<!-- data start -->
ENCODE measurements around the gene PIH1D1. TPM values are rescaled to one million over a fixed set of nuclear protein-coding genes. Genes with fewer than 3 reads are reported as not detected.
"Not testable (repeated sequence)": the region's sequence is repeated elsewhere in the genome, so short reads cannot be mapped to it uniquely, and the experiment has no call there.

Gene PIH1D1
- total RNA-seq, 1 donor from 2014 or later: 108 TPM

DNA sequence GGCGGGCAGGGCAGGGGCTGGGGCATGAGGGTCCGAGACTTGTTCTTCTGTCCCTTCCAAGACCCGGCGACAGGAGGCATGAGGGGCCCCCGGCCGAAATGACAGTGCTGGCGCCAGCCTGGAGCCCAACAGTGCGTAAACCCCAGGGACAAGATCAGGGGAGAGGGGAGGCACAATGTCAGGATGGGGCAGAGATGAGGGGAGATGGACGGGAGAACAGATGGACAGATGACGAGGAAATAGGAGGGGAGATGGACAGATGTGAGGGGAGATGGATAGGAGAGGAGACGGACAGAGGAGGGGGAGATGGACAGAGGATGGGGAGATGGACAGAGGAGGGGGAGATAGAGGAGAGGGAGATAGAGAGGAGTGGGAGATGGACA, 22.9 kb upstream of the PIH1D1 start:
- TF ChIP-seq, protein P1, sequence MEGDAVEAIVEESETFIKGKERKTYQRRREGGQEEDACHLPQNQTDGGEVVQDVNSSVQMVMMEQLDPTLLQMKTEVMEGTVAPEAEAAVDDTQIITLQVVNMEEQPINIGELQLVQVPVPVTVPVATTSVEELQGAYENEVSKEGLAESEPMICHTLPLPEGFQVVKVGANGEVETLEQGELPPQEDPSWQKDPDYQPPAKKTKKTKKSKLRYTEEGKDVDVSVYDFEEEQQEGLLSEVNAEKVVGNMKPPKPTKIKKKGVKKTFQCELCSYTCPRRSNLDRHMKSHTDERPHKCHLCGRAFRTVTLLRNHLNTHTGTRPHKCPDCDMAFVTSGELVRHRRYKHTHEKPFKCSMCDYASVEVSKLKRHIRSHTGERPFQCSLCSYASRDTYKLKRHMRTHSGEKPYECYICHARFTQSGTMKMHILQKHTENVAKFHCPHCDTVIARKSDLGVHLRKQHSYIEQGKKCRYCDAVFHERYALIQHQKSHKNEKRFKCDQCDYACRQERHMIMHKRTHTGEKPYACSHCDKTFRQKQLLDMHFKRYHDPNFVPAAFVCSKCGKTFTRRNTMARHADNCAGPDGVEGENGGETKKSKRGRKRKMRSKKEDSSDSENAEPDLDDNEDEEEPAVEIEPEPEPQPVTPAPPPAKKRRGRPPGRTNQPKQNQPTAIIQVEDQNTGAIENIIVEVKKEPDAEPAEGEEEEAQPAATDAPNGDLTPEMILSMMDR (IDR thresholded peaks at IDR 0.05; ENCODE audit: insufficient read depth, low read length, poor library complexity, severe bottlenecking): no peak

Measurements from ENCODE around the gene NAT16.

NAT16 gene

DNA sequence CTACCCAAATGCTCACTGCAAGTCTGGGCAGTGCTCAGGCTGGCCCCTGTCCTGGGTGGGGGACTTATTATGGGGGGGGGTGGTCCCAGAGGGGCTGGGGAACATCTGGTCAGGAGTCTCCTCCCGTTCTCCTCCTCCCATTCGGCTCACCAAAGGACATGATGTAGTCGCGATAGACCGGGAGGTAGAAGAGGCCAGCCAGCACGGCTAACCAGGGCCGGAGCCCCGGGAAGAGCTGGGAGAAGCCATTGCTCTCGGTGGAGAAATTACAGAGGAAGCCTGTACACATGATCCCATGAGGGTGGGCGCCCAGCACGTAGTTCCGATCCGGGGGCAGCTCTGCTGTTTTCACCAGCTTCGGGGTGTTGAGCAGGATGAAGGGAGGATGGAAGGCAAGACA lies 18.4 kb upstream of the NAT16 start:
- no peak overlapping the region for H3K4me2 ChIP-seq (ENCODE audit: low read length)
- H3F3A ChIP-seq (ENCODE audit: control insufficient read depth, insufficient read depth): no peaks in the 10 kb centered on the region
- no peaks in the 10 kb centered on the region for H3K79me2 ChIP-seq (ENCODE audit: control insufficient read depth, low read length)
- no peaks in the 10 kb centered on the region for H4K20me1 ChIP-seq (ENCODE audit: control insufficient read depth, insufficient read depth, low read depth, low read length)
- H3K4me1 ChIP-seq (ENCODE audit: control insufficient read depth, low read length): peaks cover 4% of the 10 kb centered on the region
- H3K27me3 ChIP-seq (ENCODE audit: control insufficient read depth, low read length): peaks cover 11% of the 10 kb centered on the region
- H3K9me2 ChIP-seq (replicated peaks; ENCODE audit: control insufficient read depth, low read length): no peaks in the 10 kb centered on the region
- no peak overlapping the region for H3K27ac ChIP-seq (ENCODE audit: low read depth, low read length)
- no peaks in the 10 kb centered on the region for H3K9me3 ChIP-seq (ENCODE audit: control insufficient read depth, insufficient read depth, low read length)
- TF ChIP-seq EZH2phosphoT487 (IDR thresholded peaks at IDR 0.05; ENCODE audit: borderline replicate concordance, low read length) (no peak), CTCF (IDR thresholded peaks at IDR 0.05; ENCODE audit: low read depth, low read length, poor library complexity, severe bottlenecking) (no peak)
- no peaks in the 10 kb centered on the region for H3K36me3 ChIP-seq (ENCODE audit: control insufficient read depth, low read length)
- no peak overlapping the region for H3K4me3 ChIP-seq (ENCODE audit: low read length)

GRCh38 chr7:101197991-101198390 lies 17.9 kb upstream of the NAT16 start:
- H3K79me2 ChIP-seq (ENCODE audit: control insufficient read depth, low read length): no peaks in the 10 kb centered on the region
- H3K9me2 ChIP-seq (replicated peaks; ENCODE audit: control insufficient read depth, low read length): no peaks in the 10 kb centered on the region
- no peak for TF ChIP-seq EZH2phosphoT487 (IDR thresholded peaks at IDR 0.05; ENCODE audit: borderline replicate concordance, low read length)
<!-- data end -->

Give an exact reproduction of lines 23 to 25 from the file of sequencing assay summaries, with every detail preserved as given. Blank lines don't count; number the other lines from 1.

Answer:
- H3K79me2 ChIP-seq (ENCODE audit: control insufficient read depth, low read length): no peaks in the 10 kb centered on the region
- H3K9me2 ChIP-seq (replicated peaks; ENCODE audit: control insufficient read depth, low read length): no peaks in the 10 kb centered on the region
- no peak for TF ChIP-seq EZH2phosphoT487 (IDR thresholded peaks at IDR 0.05; ENCODE audit: borderline replicate concordance, low read length)